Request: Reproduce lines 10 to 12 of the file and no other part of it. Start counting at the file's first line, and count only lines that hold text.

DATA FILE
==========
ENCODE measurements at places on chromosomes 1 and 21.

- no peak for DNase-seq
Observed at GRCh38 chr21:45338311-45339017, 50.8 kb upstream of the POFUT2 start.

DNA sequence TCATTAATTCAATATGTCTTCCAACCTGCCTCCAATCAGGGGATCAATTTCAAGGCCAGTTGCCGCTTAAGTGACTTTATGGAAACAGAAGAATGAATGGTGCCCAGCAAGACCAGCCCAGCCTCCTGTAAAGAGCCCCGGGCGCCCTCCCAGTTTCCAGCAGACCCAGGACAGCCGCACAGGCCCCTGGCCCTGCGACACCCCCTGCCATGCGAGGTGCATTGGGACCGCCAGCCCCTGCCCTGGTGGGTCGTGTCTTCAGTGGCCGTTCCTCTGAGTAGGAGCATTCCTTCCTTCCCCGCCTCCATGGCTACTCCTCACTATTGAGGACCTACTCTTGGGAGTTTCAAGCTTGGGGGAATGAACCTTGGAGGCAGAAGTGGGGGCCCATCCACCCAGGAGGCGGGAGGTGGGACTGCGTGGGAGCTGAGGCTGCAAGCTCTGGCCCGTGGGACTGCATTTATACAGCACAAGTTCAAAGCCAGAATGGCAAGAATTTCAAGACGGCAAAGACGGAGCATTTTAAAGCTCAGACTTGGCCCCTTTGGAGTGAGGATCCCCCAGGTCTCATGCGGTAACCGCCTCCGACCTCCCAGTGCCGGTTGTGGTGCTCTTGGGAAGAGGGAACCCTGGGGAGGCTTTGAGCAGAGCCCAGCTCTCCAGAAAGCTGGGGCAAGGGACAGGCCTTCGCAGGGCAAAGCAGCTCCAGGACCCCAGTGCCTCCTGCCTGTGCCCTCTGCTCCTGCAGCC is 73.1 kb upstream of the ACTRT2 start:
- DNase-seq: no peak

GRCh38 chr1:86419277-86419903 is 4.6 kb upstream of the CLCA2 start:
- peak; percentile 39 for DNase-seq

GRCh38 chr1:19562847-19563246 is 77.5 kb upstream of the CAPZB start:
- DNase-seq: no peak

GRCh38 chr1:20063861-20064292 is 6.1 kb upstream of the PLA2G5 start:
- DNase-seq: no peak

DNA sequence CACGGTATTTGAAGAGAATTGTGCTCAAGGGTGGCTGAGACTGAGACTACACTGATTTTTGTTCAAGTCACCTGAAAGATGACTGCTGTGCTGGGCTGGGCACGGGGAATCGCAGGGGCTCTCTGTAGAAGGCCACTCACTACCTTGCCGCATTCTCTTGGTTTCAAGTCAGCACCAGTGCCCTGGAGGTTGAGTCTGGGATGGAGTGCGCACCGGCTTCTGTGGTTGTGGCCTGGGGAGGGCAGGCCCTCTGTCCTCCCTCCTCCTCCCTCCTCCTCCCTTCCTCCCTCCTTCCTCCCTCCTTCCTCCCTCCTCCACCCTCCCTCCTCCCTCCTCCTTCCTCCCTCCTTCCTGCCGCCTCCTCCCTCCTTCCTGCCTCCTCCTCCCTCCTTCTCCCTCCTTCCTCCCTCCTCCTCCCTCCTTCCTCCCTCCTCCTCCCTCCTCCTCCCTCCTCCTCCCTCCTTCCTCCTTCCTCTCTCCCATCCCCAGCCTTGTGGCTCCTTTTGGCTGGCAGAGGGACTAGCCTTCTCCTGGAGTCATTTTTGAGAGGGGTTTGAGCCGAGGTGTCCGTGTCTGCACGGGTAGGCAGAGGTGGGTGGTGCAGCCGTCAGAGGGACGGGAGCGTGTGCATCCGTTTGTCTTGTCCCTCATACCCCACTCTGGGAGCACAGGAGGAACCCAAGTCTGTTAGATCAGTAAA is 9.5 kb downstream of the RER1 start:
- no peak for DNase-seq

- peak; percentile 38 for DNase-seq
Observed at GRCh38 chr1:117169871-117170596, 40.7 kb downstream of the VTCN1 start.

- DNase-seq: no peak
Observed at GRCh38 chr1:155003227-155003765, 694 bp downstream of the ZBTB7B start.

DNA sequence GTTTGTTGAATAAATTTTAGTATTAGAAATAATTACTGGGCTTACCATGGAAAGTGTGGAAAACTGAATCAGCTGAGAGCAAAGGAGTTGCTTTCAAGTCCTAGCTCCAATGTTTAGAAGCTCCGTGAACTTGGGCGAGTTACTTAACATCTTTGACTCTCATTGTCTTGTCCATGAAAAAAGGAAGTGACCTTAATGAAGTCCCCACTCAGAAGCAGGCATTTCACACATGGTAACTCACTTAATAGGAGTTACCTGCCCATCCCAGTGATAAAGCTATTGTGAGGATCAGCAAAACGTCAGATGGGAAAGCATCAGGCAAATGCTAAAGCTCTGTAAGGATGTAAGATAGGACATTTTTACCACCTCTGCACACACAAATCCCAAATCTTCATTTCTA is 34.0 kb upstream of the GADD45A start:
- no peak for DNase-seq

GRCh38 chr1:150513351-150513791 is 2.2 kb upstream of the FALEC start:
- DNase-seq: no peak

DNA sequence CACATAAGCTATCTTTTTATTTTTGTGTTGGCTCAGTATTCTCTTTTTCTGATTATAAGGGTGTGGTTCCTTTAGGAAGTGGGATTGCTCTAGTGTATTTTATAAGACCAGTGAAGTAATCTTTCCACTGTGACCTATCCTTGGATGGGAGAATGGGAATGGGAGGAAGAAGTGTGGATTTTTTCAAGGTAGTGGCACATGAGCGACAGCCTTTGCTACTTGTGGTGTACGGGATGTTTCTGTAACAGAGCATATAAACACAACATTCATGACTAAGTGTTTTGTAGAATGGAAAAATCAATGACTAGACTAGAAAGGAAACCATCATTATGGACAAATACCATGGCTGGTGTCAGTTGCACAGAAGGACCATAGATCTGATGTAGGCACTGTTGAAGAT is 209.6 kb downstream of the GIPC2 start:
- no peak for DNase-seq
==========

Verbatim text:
GRCh38 chr1:20063861-20064292 is 6.1 kb upstream of the PLA2G5 start:
- DNase-seq: no peak

DNA sequence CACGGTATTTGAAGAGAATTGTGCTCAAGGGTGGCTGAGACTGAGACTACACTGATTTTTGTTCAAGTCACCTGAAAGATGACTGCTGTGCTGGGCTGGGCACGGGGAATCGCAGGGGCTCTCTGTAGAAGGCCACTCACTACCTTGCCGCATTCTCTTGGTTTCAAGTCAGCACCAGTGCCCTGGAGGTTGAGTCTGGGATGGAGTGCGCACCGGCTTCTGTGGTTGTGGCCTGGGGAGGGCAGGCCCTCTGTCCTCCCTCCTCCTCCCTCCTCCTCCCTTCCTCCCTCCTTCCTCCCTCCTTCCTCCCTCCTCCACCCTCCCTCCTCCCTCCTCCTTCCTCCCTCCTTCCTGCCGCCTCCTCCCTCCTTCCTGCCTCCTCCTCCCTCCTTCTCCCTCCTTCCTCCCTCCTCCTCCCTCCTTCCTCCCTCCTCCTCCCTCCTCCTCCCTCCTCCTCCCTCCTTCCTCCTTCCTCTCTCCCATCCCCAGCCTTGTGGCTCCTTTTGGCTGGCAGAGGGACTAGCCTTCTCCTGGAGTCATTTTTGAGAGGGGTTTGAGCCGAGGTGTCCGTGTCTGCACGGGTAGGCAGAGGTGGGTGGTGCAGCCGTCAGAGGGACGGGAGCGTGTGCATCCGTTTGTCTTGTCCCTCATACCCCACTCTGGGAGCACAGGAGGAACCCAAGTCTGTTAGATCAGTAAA is 9.5 kb downstream of the RER1 start: